The polio outbreak in Indonesia is still spreading and could pose a global health threat, the United Nations children's agency Unicef has warned.
The polio virus mainly affects children
Unicef spokesman David Hipgrave said Indonesia's size and its large number of migrant workers meant the virus could spread further afield.
About 225 cases of polio have been confirmed in five Indonesian provinces since the outbreak began in April.
Another round of mass vaccinations is due to begin at the end of this month.
"Because it's such an enormous country, because the outbreak has been quite substantial... there's an enormous concern that if the virus is established here [it] will become an exporter of the virus to other countries, in the region or globally," Mr Hipgrave told the French news agency AFP.
Labourers and fishermen travelling to other neighbouring countries, such as Malaysia, the Philippines and Thailand, could take the virus with them, he warned.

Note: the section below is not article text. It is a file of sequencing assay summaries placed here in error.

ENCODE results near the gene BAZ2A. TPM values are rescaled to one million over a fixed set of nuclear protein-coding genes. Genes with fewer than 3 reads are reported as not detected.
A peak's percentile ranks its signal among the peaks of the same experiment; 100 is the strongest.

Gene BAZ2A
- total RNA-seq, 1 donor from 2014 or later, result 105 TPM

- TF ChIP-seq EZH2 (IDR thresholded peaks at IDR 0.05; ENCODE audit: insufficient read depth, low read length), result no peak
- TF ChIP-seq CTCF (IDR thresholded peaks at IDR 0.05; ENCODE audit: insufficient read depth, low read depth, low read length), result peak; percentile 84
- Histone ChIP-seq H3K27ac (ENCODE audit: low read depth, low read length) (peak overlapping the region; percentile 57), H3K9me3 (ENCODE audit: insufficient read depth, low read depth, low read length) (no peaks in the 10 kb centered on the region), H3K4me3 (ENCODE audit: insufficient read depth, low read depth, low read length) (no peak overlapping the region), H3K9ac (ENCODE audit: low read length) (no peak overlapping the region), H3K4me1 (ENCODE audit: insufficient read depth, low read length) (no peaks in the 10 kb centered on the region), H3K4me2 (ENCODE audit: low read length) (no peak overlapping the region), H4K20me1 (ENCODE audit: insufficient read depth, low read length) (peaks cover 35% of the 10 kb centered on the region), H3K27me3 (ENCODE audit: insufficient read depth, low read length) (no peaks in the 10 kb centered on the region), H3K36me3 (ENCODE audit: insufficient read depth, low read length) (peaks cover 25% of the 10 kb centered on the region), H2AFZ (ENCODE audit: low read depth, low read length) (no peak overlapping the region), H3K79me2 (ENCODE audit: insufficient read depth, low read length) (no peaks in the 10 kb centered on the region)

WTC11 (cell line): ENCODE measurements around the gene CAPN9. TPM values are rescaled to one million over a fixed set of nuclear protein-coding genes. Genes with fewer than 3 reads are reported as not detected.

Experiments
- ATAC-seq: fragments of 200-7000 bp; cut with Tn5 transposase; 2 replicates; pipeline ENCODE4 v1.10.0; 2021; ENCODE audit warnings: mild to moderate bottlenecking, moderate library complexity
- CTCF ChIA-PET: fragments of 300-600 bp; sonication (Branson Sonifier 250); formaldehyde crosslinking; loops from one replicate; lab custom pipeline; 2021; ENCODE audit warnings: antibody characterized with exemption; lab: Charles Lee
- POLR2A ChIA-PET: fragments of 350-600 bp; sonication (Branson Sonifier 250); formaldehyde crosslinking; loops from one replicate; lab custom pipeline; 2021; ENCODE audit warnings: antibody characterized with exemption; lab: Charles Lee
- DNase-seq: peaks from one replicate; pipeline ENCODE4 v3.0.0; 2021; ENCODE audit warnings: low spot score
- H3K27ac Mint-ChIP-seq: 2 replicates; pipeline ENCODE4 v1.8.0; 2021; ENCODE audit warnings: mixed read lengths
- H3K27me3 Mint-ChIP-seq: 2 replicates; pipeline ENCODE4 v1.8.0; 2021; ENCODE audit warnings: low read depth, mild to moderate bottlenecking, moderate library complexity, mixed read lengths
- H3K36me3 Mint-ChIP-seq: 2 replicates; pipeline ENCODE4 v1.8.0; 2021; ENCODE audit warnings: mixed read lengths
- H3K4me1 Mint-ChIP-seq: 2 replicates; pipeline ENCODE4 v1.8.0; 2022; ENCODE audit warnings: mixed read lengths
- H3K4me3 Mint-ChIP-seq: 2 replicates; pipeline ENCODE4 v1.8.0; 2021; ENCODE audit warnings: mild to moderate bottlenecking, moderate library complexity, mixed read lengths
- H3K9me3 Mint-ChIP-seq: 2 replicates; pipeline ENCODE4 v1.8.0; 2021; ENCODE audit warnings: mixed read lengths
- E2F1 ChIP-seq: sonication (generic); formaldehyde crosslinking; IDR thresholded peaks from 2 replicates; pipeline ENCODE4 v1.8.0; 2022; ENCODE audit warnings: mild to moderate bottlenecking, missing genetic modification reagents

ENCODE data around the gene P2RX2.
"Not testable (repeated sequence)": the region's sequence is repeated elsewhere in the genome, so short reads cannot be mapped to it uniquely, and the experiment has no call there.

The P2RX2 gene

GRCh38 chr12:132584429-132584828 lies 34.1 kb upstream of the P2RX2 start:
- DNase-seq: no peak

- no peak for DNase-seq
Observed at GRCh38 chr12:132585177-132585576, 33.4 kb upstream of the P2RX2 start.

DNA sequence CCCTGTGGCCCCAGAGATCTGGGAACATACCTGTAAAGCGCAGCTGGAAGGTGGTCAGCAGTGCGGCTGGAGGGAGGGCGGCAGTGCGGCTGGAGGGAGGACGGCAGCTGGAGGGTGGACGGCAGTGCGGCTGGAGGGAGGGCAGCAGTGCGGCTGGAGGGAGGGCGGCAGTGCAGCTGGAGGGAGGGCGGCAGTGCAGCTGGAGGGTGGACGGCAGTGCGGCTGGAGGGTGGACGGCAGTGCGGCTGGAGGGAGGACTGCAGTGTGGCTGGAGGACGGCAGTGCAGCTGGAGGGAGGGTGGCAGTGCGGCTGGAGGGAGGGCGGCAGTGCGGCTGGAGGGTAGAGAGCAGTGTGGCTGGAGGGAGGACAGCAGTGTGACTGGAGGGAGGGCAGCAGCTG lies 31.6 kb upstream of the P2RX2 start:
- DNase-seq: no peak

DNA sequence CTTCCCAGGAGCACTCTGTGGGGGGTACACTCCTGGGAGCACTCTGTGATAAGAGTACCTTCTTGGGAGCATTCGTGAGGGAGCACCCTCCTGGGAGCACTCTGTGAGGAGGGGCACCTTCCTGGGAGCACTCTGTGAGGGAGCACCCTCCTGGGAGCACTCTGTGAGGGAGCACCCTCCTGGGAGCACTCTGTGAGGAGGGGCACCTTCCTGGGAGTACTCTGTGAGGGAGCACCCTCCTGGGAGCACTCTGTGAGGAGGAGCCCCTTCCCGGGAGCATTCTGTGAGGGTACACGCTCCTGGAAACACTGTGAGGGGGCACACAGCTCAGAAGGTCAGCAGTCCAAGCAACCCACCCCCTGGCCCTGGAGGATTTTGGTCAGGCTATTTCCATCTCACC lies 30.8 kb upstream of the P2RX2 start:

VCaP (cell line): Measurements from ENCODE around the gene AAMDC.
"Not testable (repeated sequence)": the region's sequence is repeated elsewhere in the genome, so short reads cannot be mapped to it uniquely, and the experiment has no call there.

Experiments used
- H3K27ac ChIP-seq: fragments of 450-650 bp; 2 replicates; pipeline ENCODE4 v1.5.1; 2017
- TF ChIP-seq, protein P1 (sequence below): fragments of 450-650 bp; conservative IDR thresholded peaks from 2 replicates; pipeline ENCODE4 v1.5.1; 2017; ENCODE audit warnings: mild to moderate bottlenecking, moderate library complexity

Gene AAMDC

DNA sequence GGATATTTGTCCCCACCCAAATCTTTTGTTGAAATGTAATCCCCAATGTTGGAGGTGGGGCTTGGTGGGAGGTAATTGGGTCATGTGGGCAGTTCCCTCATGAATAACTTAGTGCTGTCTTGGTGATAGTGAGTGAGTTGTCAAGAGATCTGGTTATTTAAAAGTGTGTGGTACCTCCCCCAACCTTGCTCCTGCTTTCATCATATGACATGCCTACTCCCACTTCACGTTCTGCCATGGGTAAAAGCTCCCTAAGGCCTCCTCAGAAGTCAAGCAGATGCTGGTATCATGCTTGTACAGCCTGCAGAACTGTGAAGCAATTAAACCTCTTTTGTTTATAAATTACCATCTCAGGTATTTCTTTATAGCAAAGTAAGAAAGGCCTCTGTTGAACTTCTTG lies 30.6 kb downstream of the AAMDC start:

"People are very concerned that if the virus is re-established here it will become a regional risk and potentially a global risk," Mr Hipgrave said.
He also warned that the waterborne disease could spread more easily during the wet season, which usually starts in October.
"The wet season is approaching in Indonesia in a month or two, when waste is less efficiently dealt with," Mr Hipgrave told reporters.
"There's a higher risk that water supply for a broad of range of communities will be contaminated with the virus."
Traced to Africa
Indonesia first detected polio in West Java province, 120km (75 miles) east of the capital, Jakarta, in April.
Before that, the disease had been eliminated from Indonesia for nearly 10 years.
Officials believe the outbreak can be traced to Nigeria, where vaccinations were suspended in 2003 after radical clerics said they were a US plot.
Indonesian officials say the virus could have been picked up by a pilgrim on the hajj to Mecca, or by a migrant worker.
A countrywide vaccination drive is planned for 30 August, to be followed by another on 27 September.
Unicef, together with the World Health Organization, is responsible for the upcoming campaigns, as well as two previous immunisation rounds carried out in May and June - each reaching about six million children.
The Indonesian outbreak is a major setback to UN plans to eliminate the disease by the end of 2005.